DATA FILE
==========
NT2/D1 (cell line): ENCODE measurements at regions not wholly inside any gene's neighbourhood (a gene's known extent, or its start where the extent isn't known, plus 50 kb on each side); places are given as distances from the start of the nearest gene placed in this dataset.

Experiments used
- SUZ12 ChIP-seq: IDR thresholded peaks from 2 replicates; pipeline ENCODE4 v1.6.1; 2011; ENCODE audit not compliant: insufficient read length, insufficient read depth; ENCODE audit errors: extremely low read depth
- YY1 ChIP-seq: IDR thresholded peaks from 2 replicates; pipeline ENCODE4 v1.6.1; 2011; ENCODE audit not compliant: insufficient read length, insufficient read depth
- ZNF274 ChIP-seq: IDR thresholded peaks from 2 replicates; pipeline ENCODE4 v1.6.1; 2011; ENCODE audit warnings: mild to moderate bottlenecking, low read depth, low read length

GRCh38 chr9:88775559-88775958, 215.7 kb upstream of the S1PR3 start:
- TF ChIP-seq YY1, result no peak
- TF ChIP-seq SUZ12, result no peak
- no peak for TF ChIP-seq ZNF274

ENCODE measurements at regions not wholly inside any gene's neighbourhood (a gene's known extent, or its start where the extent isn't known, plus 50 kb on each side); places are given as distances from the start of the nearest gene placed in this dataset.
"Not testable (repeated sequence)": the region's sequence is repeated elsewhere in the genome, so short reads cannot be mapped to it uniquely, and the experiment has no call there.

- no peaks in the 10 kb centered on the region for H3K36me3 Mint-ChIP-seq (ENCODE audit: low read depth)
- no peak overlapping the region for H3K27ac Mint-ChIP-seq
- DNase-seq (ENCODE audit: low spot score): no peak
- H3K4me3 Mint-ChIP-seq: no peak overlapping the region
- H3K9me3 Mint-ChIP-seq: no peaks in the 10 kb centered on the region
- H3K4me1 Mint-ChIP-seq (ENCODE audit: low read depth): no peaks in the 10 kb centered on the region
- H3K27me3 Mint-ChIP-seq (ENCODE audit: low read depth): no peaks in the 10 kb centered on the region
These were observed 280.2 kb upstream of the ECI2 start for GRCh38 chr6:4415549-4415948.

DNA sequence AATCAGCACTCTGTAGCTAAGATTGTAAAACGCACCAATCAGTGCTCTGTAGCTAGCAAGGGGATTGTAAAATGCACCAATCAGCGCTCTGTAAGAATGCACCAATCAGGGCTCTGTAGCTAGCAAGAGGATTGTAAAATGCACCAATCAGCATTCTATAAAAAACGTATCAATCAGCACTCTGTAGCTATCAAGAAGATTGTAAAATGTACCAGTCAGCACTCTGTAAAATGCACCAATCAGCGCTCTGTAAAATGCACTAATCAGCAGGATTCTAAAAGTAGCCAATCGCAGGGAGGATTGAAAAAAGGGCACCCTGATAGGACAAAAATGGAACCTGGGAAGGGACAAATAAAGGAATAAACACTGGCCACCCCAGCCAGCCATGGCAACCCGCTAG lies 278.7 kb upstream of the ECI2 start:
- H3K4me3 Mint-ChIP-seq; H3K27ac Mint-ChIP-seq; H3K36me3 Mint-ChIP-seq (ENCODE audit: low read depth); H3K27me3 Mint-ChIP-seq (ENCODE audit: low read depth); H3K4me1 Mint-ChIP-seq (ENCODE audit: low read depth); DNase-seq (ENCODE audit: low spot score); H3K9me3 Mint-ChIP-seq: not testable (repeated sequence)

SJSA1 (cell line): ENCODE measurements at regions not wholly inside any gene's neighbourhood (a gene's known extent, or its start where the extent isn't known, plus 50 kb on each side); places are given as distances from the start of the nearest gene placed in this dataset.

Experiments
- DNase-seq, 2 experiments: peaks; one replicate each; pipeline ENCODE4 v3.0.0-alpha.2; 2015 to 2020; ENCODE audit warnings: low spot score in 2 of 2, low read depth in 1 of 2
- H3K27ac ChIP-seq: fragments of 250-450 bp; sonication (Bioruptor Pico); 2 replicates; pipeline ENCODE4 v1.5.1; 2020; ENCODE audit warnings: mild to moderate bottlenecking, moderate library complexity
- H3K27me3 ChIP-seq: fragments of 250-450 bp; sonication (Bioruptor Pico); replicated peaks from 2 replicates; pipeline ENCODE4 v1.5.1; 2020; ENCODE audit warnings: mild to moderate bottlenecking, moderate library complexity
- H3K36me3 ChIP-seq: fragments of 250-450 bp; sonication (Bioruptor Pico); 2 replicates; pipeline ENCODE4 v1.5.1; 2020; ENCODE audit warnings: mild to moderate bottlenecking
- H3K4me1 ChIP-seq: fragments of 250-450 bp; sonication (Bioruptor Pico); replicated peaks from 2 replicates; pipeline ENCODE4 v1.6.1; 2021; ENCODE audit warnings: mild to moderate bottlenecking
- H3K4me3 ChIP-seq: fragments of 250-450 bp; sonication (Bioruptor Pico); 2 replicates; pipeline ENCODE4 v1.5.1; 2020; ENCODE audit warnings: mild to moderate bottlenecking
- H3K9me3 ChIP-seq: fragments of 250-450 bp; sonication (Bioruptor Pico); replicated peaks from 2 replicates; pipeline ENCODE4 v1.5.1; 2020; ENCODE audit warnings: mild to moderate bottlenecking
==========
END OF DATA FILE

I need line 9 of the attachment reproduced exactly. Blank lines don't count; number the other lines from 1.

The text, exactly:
- no peak for TF ChIP-seq ZNF274